Fresh out of college and passionate about photography, Deborah Copaken Kogan moved to Paris in 1988 and began knocking on photo agency doors, begging to be given a photojournalism assignment. Within weeks she was on the back of a truck in Afghanistan, the only woman–and the only journalist–in a convoy of mujahideen, the rebel “freedom fighters” at the time. She had traveled there with a handsome but dangerously unpredictable Frenchman, and the interwoven stories of their relationship and the assignment set the pace for Shutterbabe‘s six chapters, each covering a different corner of the globe, each linked to a man in Kogan’s life at the time.

From Zimbabwe to Romania, from Russia to Haiti, Kogan takes her readers on a heartbreaking yet surprisingly hilarious journey through a mine-strewn decade, seamlessly blending her personal battles–sexism, battery, life-threating danger–with the historical ones–wars, revolution, unfathomable suffering–it was her job to record.


“A sharp and heartfelt eyewitness guide to international conflicts, obscure social movements, injustices and half-forgotten uprisings of the 1980s and early ‘90s…Shutterbabe has all the makings of a spectacular memoir. Kogan has led a fascinating life (a half-life, really—she’s only 34), lived it fully and with gusto, reflected on it with intelligence and humor, and written about it, sometimes humbly, always lucidly.”

—Chicago Tribune

“Flashy and exciting.”

The New York Times

Shutterbabe zooms in on passionate self-discovery.”

—USA Today

“Appealingly wry, copiously descriptive and often witty…Kogan brings her photographic gift—an eye for the well-chosen image—to her writing , and the effect can be unforgettable….Unlike so many memoirs, it is eloquent and well-observed, not only about the world: war, death, photojournalism and, of course, the worldwide battle between the sexes.”

—The Washington Post Book World

Shutterbabe is the rarest of all memoirs: a book by someone with the courage and passion to live an extraordinary life and the grace and wit to write meaningfully about it.”

—Malcolm Gladwell, author of The Tipping Point

“Amid the current litter of true-life adventure books featuring dead men clambering up Everest, mushing across the Artic, trekking through Africa, and so on, Shutterbabe presents a lively counterpoint. Brassy and defiant, this is an adventure story from a broad’s perspective….Kogan has a voice. It’s yelping , opinionated, and endearingly peculiar…Few of us—men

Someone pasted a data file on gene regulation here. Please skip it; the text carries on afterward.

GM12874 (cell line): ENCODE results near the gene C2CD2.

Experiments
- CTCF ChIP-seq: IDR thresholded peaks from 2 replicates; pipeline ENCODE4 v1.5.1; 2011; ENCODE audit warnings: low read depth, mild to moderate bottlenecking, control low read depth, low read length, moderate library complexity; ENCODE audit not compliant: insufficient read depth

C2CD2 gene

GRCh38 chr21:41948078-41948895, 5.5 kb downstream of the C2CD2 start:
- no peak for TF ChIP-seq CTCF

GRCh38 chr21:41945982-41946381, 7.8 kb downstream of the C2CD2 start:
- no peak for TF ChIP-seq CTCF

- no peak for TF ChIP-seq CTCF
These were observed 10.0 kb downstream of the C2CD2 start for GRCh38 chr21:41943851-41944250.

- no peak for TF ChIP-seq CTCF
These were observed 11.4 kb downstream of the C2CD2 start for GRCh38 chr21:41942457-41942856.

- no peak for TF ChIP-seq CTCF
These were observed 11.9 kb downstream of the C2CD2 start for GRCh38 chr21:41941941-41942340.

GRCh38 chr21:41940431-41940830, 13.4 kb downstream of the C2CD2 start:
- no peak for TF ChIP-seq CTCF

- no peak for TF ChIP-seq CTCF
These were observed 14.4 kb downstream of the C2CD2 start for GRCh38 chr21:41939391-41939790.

or women—have had adventures like these.”

—Entertainment Weekly

“A riveting account of one woman’s journey through the minefields of love
and photojournalism.”

—Robert Stevens, photo editor, Time magazine

“The focal point is not the pictures but the words, which Kogan can deploy as deftly as she wields a camera….Kogan is also an acute observer of the arcana of her chosen profession….And she can be mordantly funny….Kogan’s professional gifts are considerable.”

—The Women’s Review of Books

“Though her stories are extraordinary, and the spectrum of life and death that she’s witnessed is more than most of us will see in a lifetime, the real pulse of Kogan’s memoir is its cut-to-the-bone humanity….A great memoir of a kick-ass lady.”

—Bust magazine

“A wise and unforgettable book, written with courage and love and intelligence and humility and humor, by a remarkable woman who, through hard searching and a compassionate heart, has found all the right words with which to tell her extraordinary life.”

—John Burnham Schwartz, author of Reservation Road

“Startlingly fresh and honest.”

Talk magazine

“Kogan throws herself into each assignation with abandon, and she’s so frank, witty and brave that after a while you can’t help but cheer her on.”

The Arizona Republic

“What makes Shutterbabe such a great read is photgrapher Deborah Copaken Kogan’s willingness to write about herself with the same unflinching eye she presses against her Leica’s viewfinder. She is articulate, witty and randy—three excellent qualities in a storyteller. But what makes her autobiography so riveting and, for the most part, unpredictable is that she’s willing to be brutally honest about what lures her to the bloodiest front lines of photojournalism.”

The Denver Post

“This sexy and empowering autobiography serves up a tough and gritty heroine who has pleasantly subtle reflections on a G.I. Jane lifestyle.”


“Breezily hard-boiled and hip and winning…With great subtlety and sophistication, Kogan interweaves the vivid narratives of her photojournalistic escapades….There are writerly touches here that elevate this narrative above many other memoirs.”

New York magazine

“As Kogan recounts her years as a photojournalist and a sexual free spirit, we guarantee: 
you’ll want to be her.”


“Kogan has plenty of war stories…and a style likeable and honest enough to tell them well….She’s also eloquent about the way a photojournalist becomes possessed by the hunt for the perfect picture….Hers is the best description I have ever read of the strangely addictive pleasure of taking and making pictures.”

Brill’s Content

“Not since Margaret Bourke-White has a woman lived in such danger, documented it so fully. And immersed herself so fiercely in the entanglements of love. Here is a mesmerizing, honest, personal drama unfolding right on the edge of political violence.”

—Katie Roiphe, author of The Morning After